Vice President Mike Pence is urging people to spend more time on their knees in prayer than they do online, particularly when faced with challenges.
Speaking at Alliance Defending Freedom's fireside chat Tuesday, the vice president addressed the controversy that surrounded his wife, second lady Karen Pence, earlier this year when it became known that she was returning to teaching art part-time at a Christian school in northern Virginia where she previously taught when he was a Congressman.
Immanuel Christian School in Annandale, Virginia requires adherence to a statement of faith belief that includes the historic Christian teaching on marriage and sexual ethics. Faculty must maintain "a lifestyle based on biblical standards of moral conduct." Much of the secular media reported this as yet another example of the Pence's supposed disdain for LGBT persons.
Meanwhile, the Pence's had no idea it would be considered newsworthy.
"We honestly didn't see that one coming. Our kids went to this school," Pence told the crowd Tuesday during a sit-down exchange with ADF President Michael Farris, referencing a television commentator who said Pence should have assumed that his wife teaching at a Christian school would be controversial.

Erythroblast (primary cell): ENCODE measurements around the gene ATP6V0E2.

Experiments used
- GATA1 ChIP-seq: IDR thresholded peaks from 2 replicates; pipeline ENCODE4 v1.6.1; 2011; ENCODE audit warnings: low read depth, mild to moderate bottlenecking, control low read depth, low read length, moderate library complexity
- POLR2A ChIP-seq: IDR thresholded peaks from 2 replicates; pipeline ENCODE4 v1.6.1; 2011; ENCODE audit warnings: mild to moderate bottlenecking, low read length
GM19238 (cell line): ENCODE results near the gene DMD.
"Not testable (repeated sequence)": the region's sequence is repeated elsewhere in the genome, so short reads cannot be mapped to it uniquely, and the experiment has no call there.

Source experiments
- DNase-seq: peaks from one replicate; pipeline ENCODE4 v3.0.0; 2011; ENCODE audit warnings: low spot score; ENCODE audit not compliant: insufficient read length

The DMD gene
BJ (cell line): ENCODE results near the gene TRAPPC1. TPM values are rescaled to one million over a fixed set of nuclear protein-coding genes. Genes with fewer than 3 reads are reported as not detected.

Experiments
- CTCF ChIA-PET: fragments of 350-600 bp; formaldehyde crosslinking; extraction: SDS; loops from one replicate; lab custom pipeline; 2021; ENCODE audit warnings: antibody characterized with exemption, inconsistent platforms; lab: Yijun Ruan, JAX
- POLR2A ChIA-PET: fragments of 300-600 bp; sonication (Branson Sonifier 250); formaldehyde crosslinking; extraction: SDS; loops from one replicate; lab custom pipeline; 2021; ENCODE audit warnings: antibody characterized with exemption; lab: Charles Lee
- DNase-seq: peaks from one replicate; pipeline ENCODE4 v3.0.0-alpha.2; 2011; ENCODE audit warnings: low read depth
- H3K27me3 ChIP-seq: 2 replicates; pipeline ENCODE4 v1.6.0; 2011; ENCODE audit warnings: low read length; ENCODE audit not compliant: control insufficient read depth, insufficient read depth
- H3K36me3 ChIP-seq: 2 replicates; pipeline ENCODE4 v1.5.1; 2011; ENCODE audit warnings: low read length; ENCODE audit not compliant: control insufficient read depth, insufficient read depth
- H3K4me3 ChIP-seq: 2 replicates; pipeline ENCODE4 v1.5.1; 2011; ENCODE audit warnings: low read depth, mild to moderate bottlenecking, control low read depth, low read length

He offered, when asked how he deals with critics: "Number one is spend more time on your knees than on the internet."
"As a Christian believer, we're charged to pray for our loved ones, but also pray for our enemies. You have lots of opportunities in politics to do that," he said, receiving chuckles from the crowd.
"Forgiveness is a great gift."
The ADF event highlighted religious liberty and sanctity of human life issues.
As he has said many times since taking office, Pence explained that the greatest honor of his life was to serve alongside a president who "stands without apology" for the unborn, and praised the work of his administration and Congressional allies to pass and institute various pro-life policies.
The vice president concluded his remarks recounting how the greatest day of his life was the day in 1978 when he received Christ, and his gratitude for the United States.
"His grace has sustained me, my wife, my family and does every day," the vice president said.
"Make time for renewing your mind," he added.
While the country is facing several challenges, "I never lose sight of how blessed we are to be Americans," he said.
"There is nowhere like America. We're always striving for a more perfect union."
"I really do believe that He who planted this miracle of democracy on these wilderness shores centuries ago, He's blessed America throughout our history and has blessed the world. And He will still bless America in the days ahead."